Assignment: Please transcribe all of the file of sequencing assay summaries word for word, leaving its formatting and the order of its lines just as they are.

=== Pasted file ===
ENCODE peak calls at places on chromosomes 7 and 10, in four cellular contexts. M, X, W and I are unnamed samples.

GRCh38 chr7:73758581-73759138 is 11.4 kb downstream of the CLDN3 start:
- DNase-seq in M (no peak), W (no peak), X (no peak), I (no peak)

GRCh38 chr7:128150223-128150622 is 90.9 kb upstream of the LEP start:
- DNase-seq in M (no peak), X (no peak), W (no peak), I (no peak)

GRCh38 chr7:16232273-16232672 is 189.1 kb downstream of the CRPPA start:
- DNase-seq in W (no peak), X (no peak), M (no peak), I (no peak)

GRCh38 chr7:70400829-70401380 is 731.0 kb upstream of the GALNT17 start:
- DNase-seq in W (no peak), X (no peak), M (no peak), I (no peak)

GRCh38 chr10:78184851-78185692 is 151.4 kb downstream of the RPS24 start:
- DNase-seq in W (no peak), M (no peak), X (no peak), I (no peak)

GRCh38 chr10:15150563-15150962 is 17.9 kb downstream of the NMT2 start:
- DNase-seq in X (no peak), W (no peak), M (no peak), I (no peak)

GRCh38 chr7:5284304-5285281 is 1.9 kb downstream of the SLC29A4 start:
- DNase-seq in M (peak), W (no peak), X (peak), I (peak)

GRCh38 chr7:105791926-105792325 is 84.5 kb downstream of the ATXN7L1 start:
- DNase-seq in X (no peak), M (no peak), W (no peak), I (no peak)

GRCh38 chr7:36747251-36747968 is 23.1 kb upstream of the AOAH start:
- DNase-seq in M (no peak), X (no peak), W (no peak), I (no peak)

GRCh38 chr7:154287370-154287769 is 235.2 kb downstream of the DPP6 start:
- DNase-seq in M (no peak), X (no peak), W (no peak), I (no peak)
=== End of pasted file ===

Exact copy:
ENCODE peak calls at places on chromosomes 7 and 10, in four cellular contexts. M, X, W and I are unnamed samples.

GRCh38 chr7:73758581-73759138 is 11.4 kb downstream of the CLDN3 start:
- DNase-seq in M (no peak), W (no peak), X (no peak), I (no peak)

GRCh38 chr7:128150223-128150622 is 90.9 kb upstream of the LEP start:
- DNase-seq in M (no peak), X (no peak), W (no peak), I (no peak)

GRCh38 chr7:16232273-16232672 is 189.1 kb downstream of the CRPPA start:
- DNase-seq in W (no peak), X (no peak), M (no peak), I (no peak)

GRCh38 chr7:70400829-70401380 is 731.0 kb upstream of the GALNT17 start:
- DNase-seq in W (no peak), X (no peak), M (no peak), I (no peak)

GRCh38 chr10:78184851-78185692 is 151.4 kb downstream of the RPS24 start:
- DNase-seq in W (no peak), M (no peak), X (no peak), I (no peak)

GRCh38 chr10:15150563-15150962 is 17.9 kb downstream of the NMT2 start:
- DNase-seq in X (no peak), W (no peak), M (no peak), I (no peak)

GRCh38 chr7:5284304-5285281 is 1.9 kb downstream of the SLC29A4 start:
- DNase-seq in M (peak), W (no peak), X (peak), I (peak)

GRCh38 chr7:105791926-105792325 is 84.5 kb downstream of the ATXN7L1 start:
- DNase-seq in X (no peak), M (no peak), W (no peak), I (no peak)

GRCh38 chr7:36747251-36747968 is 23.1 kb upstream of the AOAH start:
- DNase-seq in M (no peak), X (no peak), W (no peak), I (no peak)

GRCh38 chr7:154287370-154287769 is 235.2 kb downstream of the DPP6 start:
- DNase-seq in M (no peak), X (no peak), W (no peak), I (no peak)